Oh it’s superb. It is utterly convincing historically and it also feels relevant and modern. It makes you look at the world around you. Tanya creates real drama in her storytelling and at the same time she highlights the inequalities of the time – inequalities that are still relevant today. Particularly the idea that there is one rule for the rich and another for the poor.

It’s also great to be reminded that in the 18th century there were people from a range of cultures and ethnicities living in the UK. Caleb is mixed race – this fact is explicit in this book since he is the main character.

Yes. And, as with the way Tanya highlights inequalities between the rich and poor, she handles race and the cruelty of racial prejudice with great clarity. She doesn’t shy away from these big and important questions – she faces them head on. This is one of the reasons I was drawn to this book and to Secrets and Sapphires. Although fiction, these are also reflections of history as it really was – so these books give a truer picture of what life really was like then. I feel that honest retellings of our history like these are important as well as being great reads. And this leads me on to my next choice.

In this last choice of yours we move on a few years in time after Hell and High Water to England in about 1819 and The Curious Tale of the Lady Caraboo by Catherine Johnson.

This book plunges you into a technicolour world that you can believe right away. The opening of this book is brutal. A young woman, Mary Wilcox, travelling alone, is viciously attacked. We understand that she has had a child out of wedlock and that she was going home hoping to be taken back into her family. But as we all know that the chances of her family accepting her back are very slim indeed. Her prospects look grim.

Then there is the wealthy Cassandra Worrell – who has taken a tumble from her horse and by chance ends up at the local inn. Here at the inn Cassandra meets a strange young woman, dark skinned and speaking a language that no-one understands. This mysterious woman is in fact Mary who has adopted this new identity as a survival tactic – it is done in desperation. She convinces everyone around her that she is a Javanese princess who has lost her way. This chance meeting with the wealthy Cassandra marks a turning point for Mary. She is taken in by Cassandra’s family who really believe that she is this exotic princess. Well, the mother is totally convinced but there are other members of the family who aren’t so convinced – especially the apparently morally weak brother Fred. There are parallel stories that fill the book with intrigue and the book is told from a range of perspectives.

The author suggests that Mary created this exotic character for herself as a result of the trauma she had experienced – although the details of what exactly befell her are never quite clear.

Yes, she hides her true self behind this fake personality and fake language. She is living a lie. At some point the family are taken in by Captain Palmer who is really a charlatan and a drunk. He convinces the family that he can understand the Caraboo language – he spotted the deception and is trying to take advantage in order to swindle the family and Mary herself.

So, we have a situation where Mary knows he is lying and he knows Mary is lying and so Mary is helplessly drawn into a deeper and more criminal deception.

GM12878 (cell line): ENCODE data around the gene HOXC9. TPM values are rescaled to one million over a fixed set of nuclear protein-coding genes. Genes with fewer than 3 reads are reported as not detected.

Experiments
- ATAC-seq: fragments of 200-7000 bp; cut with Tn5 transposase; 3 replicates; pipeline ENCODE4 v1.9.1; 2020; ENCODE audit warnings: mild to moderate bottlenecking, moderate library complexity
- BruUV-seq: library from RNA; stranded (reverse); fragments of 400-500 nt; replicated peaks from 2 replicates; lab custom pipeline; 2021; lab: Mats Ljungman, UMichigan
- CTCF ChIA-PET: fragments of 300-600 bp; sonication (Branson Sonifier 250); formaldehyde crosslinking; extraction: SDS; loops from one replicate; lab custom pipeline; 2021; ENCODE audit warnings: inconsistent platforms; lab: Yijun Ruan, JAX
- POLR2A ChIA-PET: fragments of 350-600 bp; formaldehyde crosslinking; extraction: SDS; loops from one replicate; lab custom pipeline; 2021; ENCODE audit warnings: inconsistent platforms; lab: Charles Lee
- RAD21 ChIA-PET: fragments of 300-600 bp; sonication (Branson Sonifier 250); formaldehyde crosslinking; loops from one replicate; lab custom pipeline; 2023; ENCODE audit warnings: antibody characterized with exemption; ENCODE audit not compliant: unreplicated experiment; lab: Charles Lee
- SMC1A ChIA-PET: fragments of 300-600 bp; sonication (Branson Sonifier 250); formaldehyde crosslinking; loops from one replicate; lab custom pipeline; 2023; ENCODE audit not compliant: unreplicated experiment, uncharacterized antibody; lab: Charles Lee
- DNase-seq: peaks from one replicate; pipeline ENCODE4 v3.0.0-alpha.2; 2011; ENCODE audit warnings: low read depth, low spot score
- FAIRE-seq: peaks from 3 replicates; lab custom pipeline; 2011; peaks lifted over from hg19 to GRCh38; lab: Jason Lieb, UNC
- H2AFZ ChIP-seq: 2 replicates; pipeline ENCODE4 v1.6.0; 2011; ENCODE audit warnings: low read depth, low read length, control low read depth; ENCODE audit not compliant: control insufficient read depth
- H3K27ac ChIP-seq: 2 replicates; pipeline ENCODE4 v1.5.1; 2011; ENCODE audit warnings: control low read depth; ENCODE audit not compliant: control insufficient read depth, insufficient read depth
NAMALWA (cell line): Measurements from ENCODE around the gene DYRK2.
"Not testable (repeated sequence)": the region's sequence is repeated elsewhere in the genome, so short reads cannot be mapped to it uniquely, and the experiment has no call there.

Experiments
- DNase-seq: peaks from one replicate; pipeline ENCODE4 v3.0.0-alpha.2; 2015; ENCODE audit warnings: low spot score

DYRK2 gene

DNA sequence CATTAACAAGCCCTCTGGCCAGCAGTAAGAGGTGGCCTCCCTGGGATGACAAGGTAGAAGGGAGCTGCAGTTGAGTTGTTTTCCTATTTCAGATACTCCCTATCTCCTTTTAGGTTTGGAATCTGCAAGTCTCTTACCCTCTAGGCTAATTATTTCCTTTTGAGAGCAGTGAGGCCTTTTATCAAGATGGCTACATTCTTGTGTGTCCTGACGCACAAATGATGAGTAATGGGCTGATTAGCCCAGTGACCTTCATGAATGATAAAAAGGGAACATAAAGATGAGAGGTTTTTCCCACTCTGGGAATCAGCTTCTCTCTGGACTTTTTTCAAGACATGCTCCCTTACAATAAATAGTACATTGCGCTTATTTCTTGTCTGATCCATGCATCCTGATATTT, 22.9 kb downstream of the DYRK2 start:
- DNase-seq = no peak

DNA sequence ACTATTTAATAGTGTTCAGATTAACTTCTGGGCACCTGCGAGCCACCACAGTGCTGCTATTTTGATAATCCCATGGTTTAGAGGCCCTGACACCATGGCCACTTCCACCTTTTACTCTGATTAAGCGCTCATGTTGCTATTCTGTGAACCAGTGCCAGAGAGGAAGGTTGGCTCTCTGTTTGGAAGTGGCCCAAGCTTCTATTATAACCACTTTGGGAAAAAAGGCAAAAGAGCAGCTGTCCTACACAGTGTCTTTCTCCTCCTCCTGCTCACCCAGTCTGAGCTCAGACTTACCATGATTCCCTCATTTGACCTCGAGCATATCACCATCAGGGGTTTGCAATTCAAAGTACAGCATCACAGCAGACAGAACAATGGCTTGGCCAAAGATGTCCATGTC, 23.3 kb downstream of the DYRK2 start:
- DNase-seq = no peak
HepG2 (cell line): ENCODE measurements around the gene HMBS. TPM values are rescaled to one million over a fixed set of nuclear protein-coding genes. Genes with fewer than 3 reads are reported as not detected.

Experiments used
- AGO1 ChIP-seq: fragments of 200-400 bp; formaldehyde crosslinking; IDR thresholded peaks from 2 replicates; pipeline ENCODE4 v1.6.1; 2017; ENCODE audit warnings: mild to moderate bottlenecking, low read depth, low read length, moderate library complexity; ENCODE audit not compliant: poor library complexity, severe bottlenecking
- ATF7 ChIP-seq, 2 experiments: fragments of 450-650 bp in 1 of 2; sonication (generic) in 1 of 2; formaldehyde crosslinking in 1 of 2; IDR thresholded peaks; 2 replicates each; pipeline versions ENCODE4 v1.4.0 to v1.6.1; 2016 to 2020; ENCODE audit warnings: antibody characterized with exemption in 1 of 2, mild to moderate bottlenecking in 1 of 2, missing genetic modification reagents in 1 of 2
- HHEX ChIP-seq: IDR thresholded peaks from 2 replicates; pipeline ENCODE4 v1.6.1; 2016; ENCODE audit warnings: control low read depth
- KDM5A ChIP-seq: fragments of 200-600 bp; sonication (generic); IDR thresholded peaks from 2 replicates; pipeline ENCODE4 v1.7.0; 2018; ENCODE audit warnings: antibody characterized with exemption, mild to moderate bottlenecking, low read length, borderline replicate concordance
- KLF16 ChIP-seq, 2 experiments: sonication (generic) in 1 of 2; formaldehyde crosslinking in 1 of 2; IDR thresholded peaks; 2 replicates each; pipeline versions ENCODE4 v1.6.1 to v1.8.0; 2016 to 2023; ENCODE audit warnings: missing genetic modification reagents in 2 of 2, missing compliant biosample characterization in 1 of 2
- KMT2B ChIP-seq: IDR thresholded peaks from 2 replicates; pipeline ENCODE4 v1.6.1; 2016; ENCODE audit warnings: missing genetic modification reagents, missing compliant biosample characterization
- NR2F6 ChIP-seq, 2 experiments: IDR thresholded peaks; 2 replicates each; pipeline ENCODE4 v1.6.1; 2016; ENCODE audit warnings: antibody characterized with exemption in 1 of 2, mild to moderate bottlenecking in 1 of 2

It is based on a true story isn’t it? There really was a Mary Wilcox who did pretend to be a Javanese princess.

It is and it was all over the papers. So much was said about this woman and this book gives a voice to this woman. I love that we hear her side of the story in this book.

I read that Mary was never prosecuted, nor ever made money out of her deception. In fact Mrs Worrell paid for her to go to America after the scandal and treasured the letters Mary sent back to her. They remained friends. It’s an extraordinary true story.

I love what Catherine Johnson does with the characters. It is brilliant historical fiction in this sense. Nor is anything quite as it first seems. You are forced to challenge your expectations of these characters – ask question of your assumptions. In young adult fiction something I’ve noticed and that I really enjoy is that the characters are more often than not changed by the events they experience. I feel very much that the characters in this book have been transformed by the end. I think it is important that the characters of a story are changed by events in their lives.

Interview by Zoe Greaves

March 7, 2018

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KJ Whittaker

KJ Whittaker

K J Whittaker is the Carnegie-nominated author of six YA novels published by Walker Books under the name Katy Moran. Katy has a BA in English Language and Literature, an MA in Novel Writing and has been part of the book trade for two decades, working as bookseller, editor, talent scout reader, creative writing teacher and author – sometimes all at the same time! She works part-time in a bookshop and lives in Shropshire with her family.

KJ Whittaker

KJ Whittaker

K J Whittaker is the Carnegie-nominated author of six YA novels published by Walker Books under the name Katy Moran. Katy has a BA in English Language and Literature, an MA in Novel Writing and has been part of the book trade for two decades, working as bookseller, editor, talent scout reader, creative writing teacher and author – sometimes all at the same time! She works part-time in a bookshop and lives in Shropshire with her family.